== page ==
Finally, the President asked Congress to move to appoint a committee of outside privacy, civil liberties and technology experts who could consult with FISA courts on delicate cases. Of course, Congress doesn’t have to do this and given its dysfunction and disunity on the issue probably won’t have an easy or quick time doing it. Once done, what cases the committee would be consulted on are vague and indeterminate.

If all this sounds a little ambiguous and open-ended that’s because it is, and members of Congress from both parties expressed disappointment.

Obama didn’t address Arizona Senator John McCain’s call for a special select committee on NSA reform or various battling pieces of legislation in the House and Senate to overhaul the NSA. “President Obama’s speech today left many crucial questions unanswered,” McCain said in a statement.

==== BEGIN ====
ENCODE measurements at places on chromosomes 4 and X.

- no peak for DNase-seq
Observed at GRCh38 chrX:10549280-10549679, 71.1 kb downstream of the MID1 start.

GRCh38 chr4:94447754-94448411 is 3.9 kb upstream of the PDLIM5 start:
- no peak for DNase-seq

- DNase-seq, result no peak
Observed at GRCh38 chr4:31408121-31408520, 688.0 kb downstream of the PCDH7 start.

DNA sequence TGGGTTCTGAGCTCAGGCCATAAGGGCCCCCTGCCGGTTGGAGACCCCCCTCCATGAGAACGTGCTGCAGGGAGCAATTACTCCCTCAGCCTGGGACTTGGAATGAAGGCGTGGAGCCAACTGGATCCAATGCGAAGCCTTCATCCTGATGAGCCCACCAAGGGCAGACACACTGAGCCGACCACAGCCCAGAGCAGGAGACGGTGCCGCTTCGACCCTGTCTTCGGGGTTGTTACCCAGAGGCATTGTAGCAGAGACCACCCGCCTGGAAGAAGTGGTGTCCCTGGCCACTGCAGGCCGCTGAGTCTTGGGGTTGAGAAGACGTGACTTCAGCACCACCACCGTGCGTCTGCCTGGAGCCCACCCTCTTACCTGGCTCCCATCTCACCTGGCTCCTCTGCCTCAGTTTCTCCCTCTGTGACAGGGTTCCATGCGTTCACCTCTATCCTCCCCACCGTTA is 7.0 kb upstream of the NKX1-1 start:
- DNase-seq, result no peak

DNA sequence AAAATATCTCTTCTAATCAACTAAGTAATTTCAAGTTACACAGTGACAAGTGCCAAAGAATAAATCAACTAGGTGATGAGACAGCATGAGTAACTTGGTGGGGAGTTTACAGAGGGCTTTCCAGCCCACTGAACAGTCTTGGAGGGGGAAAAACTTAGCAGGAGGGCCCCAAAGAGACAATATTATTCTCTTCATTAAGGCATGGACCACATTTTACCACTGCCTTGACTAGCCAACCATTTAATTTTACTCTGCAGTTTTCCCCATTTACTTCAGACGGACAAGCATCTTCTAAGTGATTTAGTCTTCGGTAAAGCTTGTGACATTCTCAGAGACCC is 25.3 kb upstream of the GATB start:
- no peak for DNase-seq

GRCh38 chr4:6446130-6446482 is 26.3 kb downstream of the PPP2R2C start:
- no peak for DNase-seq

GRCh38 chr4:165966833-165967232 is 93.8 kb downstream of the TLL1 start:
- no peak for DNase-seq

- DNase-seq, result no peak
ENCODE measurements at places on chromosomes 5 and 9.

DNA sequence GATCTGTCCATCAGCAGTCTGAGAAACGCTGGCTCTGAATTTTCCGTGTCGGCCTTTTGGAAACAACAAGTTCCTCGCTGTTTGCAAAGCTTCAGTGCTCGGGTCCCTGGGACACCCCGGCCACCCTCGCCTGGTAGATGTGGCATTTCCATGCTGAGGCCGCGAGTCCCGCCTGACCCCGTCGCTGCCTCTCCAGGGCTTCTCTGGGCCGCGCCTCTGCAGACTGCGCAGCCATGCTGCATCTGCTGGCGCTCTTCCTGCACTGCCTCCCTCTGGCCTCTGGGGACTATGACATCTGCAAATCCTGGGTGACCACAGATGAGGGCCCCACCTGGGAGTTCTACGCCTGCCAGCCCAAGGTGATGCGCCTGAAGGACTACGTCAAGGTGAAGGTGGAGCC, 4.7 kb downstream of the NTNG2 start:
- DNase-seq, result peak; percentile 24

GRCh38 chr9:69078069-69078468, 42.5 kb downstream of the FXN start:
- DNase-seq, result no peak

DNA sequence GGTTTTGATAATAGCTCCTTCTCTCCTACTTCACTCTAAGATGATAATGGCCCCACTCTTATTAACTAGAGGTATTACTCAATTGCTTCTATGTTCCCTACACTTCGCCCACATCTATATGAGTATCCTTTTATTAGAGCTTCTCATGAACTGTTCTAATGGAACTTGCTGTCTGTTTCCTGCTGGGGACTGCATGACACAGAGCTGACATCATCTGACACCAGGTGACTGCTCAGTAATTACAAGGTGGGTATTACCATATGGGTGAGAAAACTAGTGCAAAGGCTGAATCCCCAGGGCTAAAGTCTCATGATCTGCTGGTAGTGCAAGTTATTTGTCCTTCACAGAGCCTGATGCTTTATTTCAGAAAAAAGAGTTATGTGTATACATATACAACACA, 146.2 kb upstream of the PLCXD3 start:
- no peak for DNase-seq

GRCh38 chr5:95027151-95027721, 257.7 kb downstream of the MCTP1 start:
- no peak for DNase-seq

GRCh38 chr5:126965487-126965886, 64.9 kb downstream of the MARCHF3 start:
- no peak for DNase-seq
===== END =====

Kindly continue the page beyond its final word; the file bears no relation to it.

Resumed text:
“President Obama’s announced solution to the NSA spying controversy is the same unconstitutional program with a new configuration,” Senator Rand Paul, a Kentucky Republican, said in a statement responding to the speech. “The American people should not expect the fox to guard the hen house.”

Democrats on the party’s left were tepid in their response to the speech. “Even if implemented in full, the President’s proposals are not the end of our efforts to reign [sic] in excessive government surveillance – they are the first steps,” said Rep. John Conyers, a Michigan Democrat.

“Today’s speech by President Obama is a welcome step in the right direction, but the reforms proposed by the President are not enough,” said Rep. Jerry Nadler, a New York Democrat.